Wednesday, March 12, 2014

Tell Me, Google Maps: Where is My Brain?

Last month I stayed in a hotel and on my first night, as I prepared for bed, I put toothpaste on my travel brush, ran it under the faucet, put it in my mouth and stood there. Stood there waiting for my SonicCare toothbrush to spring into action and not only brush my teeth in a way that “removes” more plaque but, more importantly, tells me, an adult, when one section of my teeth are finished and when to move on to the next area. It was probably a full 15 seconds before I realized I was on my own. I managed to do the job and do it for every night but when I arrived home I brushed my teeth immediately, because God knows how much damage I had done on my own.

Similarly, I recently yelled at my car’s dash when my severely outdated GPS told me to go down a road that is now closed for construction. And I don’t mean raised my voice. I mean screeched and came close to pulling over and abandoning the car because how the hell was I going to get somewhere without a cultured British woman telling me when to turn. Even a GPS is so old-school. Now I sue Google maps on my iPhone and a pert American girl tells me where to go (wait, that doesn't sound right). 

Also, I’m stymied by those spiky metal things people keep on key chains to start their cars. All I do is walk towards mine and once inside push a button.

It was at this point that I realized things have gone too far. Gadgets are wonderful and they make so much of life easier but where is my brain? If asked a phone number I turn to my iPhone. I do NOT know my husband’s phone number. Lists and reminders of any kind are on my Evernote app (greatest thing EVER), my ipad holds books (but don’t worry, I still read the real kind most often). Spelling? Who cares—autocorrect is everywearwhere.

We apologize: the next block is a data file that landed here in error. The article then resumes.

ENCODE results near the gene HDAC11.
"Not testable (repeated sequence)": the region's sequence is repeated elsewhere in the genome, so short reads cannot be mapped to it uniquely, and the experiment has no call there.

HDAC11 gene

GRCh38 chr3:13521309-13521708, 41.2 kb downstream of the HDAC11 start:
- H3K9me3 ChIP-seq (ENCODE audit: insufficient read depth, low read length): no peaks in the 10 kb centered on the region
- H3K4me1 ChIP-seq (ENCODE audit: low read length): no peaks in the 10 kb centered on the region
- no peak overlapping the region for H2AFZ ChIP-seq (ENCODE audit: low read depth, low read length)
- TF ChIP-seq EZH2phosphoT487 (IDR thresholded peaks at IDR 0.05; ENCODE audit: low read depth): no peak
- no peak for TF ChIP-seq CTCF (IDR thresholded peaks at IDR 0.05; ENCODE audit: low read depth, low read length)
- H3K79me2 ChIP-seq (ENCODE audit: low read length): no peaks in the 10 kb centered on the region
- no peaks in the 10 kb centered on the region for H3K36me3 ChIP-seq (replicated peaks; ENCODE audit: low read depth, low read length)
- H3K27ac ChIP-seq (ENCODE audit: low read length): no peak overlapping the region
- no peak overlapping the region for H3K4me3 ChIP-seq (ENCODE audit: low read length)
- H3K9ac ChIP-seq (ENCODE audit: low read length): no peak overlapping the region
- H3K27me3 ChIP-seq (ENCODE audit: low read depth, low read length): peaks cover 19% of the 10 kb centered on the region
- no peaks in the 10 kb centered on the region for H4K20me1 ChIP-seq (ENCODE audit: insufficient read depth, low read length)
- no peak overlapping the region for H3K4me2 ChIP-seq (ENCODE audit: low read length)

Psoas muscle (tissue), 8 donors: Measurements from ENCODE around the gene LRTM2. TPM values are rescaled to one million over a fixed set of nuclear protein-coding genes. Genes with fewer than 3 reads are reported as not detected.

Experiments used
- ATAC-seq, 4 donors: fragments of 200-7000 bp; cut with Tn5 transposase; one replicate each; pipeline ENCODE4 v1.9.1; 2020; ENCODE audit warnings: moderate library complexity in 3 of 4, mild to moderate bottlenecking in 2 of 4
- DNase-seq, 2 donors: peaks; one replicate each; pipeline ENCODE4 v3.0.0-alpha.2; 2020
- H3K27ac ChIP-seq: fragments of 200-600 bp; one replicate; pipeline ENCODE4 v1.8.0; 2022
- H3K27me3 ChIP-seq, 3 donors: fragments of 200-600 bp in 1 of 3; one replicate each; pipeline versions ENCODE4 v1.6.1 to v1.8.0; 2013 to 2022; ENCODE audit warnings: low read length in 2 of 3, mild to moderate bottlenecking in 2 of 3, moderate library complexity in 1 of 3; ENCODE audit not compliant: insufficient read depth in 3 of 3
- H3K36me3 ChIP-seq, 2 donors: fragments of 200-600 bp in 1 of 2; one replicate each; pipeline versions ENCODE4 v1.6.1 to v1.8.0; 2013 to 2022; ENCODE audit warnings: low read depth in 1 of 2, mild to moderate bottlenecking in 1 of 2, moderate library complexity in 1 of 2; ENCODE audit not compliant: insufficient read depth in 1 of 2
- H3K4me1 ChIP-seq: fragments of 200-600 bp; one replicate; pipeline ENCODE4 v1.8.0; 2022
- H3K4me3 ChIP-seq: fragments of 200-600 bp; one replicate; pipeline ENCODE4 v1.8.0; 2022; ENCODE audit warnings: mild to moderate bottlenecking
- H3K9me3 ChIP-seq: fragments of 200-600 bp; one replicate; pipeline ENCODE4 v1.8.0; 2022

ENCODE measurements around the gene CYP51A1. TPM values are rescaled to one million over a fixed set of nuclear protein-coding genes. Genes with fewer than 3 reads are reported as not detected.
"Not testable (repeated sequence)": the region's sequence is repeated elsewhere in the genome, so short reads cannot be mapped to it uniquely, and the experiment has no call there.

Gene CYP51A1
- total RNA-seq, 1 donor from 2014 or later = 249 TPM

I’m not going to claim ownership of this term but there is now talk (give me a minute and I’ll find it on Google, I can’t remember) of the externalized brain. In short, more and more of our knowledge is kept outside our mind. The days when someone could quote Shakespeare or recite a favorite poem? Long gone. Remember lyrics to a song? Why? I can look them up online. This state of affairs has been exacerbated by living in Oregon where even other humans are robbing me of the few mental processing skills I have left. In Oregon there are people who pump your gas. Yes, just like in the 1950s, Oregon is one of only three states that have gas station attendants. This means that, again, while traveling in my car (in the state of Washington), I needed to fill it with gas and have apparently forgotten how to do so. As evidenced by the fact that I pulled the nozzle out without releasing the handle and spilled an estimated $15.00 of gasoline onto my jeans and sneakers.

While convenience is a lovely thing what exactly is now taking up the space in my brain that used to know how to do so much?

How about you? What technology is your best frenemy?

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